The Basics

Business Rates can seem daunting so we’ve explained the basics below, if you’re still confused though please don’t hesitate to contact us directly.

How are my Business Rates Calculated?

There are two steps to calculating the total amount owed each year in Business Rates on a property. These are :

The Rateable Value - the rateable value of a property is the amount of money a hypothetical tenant would pay in rent per annum as at the Antecedent Valuation Date (AVD).

The AVD for the 2010 Rating List is the 1st of April 2008. In short, the rateable value of a property is the amount of rent that a tenant would pay as at the 1st of April 2008.

The Uniform Business Rate - This is a multiplier which is calculated each year by the government. The multipliers are between 48p in the pound and 49.3p in the pound depending on how large your Rateable Value is.

The Rateable Value is then multiplied by the National Non Domestic Multiplier to give the total owed. Deductions such as Small Business Rates relief or Retail Relief are then made.


A shop with a Rateable Value of £20,000 would pay 0.48 x £20,000 = £9,600. From this, for 2015 discretionary Retail Relief of £1,500 would normally apply so the total owing would be somewhere in the region of £8,100.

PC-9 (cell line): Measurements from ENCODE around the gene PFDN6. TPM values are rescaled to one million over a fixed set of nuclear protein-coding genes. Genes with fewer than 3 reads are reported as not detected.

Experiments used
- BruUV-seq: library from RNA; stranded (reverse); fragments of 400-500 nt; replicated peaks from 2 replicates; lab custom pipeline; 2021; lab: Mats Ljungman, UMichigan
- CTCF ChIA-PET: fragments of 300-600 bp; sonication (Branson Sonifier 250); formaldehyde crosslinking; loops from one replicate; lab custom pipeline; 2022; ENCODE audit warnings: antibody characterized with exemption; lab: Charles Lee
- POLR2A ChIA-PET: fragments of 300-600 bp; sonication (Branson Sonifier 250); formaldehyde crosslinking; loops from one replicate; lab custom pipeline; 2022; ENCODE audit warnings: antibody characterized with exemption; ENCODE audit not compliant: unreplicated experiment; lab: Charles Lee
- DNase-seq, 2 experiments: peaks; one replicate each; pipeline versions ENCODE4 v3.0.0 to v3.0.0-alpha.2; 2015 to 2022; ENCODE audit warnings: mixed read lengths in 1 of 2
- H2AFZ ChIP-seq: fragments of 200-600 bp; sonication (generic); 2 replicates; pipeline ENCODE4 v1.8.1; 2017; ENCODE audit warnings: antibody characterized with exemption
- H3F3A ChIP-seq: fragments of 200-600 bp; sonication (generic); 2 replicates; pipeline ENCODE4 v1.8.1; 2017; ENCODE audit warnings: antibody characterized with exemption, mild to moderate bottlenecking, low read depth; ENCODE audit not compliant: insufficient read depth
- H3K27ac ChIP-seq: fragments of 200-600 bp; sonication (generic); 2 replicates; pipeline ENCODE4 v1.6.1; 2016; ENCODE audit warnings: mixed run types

Why are my Rates more than my rent?

Your Rateable Value reflects what the Valuation Office feel a hypothetical tenant would have paid for your property as at the 1st of April 2008.

As we’re sure you’re aware the economy has suffered hugely since then. Therefore, it is not uncommon for rents to have more than halved over the previous 7 years whereas the rates bill remains at a high level.

This isn’t fair – what can I do?

There are a number of steps you can take to reduce your rates bill but the most basic two are below :

The first is to appeal your existing Rating Assessment. You can find your rating assessment by going to the Valuation Office website and searching for your property. Their site is here :

*** Please Note – any proposals lodged between the 31st of March 2016 and 31st of March 2017 will only have rebates backdated to the 1st of April 2016. ***

Secondly, if something happens in the local area that affects your trade and thus the rental value of your property, you can appeal. This is known as a Material Change in Circumstance. There is a long and complex history of case law around such situations and we would advise that you contact us directly to see if you have a case.

Examples of this include: prolonged roadworks, increasing numbers of vacant shops, the opening of shops similar to yours in the local area that affect trade.

When will there be a new rating list?

There is a new Rating List that will come into effect on the 1st of April 2017. This will have an Antecedent Valuation Date of the 1st of April 2015. Therefore, your Rateable Value should more closely reflect the rent. However, when a new list is launched it is always open to challenge – valuation is often a matter of opinion – so we thoroughly recommend lodging an appeal to challenge your assessment.